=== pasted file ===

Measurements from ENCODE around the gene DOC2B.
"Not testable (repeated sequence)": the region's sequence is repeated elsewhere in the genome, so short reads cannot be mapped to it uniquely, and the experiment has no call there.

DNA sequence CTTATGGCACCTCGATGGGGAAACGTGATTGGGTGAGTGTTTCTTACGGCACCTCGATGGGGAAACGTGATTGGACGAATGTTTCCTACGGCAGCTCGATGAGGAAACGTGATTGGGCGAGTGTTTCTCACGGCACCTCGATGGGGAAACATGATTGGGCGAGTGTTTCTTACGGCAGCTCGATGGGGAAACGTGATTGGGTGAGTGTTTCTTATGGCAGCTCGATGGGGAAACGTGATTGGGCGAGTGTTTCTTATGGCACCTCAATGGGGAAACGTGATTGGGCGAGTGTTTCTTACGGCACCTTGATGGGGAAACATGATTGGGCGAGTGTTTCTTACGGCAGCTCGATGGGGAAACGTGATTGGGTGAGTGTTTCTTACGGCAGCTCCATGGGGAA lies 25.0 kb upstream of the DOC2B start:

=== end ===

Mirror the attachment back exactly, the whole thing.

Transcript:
Measurements from ENCODE around the gene DOC2B.
"Not testable (repeated sequence)": the region's sequence is repeated elsewhere in the genome, so short reads cannot be mapped to it uniquely, and the experiment has no call there.

DNA sequence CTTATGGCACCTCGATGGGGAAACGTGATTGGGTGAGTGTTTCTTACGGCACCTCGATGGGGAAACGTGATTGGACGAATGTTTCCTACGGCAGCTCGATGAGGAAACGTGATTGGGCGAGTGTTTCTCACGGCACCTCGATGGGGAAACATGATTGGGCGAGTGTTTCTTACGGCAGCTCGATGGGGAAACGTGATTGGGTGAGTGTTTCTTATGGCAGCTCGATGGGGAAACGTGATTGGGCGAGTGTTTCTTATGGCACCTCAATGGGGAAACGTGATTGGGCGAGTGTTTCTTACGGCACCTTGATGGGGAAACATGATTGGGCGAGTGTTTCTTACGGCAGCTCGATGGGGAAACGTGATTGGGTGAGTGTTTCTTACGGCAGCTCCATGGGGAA lies 25.0 kb upstream of the DOC2B start: